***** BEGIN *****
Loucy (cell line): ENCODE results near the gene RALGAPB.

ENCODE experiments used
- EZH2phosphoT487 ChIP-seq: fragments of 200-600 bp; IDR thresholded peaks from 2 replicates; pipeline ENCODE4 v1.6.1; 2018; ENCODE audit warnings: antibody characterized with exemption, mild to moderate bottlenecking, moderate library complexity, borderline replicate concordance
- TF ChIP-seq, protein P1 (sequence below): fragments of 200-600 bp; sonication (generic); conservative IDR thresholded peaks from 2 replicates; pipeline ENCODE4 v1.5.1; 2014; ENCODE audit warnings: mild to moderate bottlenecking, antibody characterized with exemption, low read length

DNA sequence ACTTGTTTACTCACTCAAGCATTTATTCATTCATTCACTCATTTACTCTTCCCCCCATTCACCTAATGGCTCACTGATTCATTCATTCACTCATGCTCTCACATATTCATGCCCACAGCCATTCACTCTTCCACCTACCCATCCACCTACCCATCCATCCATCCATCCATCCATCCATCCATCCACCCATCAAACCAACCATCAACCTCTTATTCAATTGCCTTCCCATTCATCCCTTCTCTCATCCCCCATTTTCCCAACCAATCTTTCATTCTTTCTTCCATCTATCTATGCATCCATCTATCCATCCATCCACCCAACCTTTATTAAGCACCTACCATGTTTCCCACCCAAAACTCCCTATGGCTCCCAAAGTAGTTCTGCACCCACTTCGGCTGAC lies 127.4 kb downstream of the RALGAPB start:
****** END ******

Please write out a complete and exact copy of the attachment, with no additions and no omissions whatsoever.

Loucy (cell line): ENCODE results near the gene RALGAPB.

ENCODE experiments used
- EZH2phosphoT487 ChIP-seq: fragments of 200-600 bp; IDR thresholded peaks from 2 replicates; pipeline ENCODE4 v1.6.1; 2018; ENCODE audit warnings: antibody characterized with exemption, mild to moderate bottlenecking, moderate library complexity, borderline replicate concordance
- TF ChIP-seq, protein P1 (sequence below): fragments of 200-600 bp; sonication (generic); conservative IDR thresholded peaks from 2 replicates; pipeline ENCODE4 v1.5.1; 2014; ENCODE audit warnings: mild to moderate bottlenecking, antibody characterized with exemption, low read length

DNA sequence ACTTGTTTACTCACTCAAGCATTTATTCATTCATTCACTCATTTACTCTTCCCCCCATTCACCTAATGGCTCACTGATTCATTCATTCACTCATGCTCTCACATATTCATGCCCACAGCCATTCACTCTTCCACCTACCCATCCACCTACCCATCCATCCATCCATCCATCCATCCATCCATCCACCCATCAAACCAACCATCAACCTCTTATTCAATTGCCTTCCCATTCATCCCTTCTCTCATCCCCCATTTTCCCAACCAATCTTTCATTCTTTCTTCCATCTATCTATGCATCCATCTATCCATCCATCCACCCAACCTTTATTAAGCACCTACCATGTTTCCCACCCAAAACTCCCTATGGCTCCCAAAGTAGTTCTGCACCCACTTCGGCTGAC lies 127.4 kb downstream of the RALGAPB start: